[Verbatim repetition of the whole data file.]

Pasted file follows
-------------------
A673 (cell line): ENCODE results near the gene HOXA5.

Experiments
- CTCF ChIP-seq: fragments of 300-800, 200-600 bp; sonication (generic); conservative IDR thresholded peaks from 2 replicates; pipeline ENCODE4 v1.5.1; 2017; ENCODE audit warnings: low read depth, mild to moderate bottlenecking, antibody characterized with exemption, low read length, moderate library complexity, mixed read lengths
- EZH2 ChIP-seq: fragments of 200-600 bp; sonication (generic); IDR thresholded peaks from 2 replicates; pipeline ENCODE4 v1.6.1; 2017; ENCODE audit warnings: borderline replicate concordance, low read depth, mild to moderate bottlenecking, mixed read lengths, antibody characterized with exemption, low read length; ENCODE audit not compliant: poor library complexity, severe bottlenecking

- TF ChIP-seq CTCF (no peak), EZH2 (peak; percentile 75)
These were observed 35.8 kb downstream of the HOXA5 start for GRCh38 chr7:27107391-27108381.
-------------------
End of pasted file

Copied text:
A673 (cell line): ENCODE results near the gene HOXA5.

Experiments
- CTCF ChIP-seq: fragments of 300-800, 200-600 bp; sonication (generic); conservative IDR thresholded peaks from 2 replicates; pipeline ENCODE4 v1.5.1; 2017; ENCODE audit warnings: low read depth, mild to moderate bottlenecking, antibody characterized with exemption, low read length, moderate library complexity, mixed read lengths
- EZH2 ChIP-seq: fragments of 200-600 bp; sonication (generic); IDR thresholded peaks from 2 replicates; pipeline ENCODE4 v1.6.1; 2017; ENCODE audit warnings: borderline replicate concordance, low read depth, mild to moderate bottlenecking, mixed read lengths, antibody characterized with exemption, low read length; ENCODE audit not compliant: poor library complexity, severe bottlenecking

- TF ChIP-seq CTCF (no peak), EZH2 (peak; percentile 75)
These were observed 35.8 kb downstream of the HOXA5 start for GRCh38 chr7:27107391-27108381.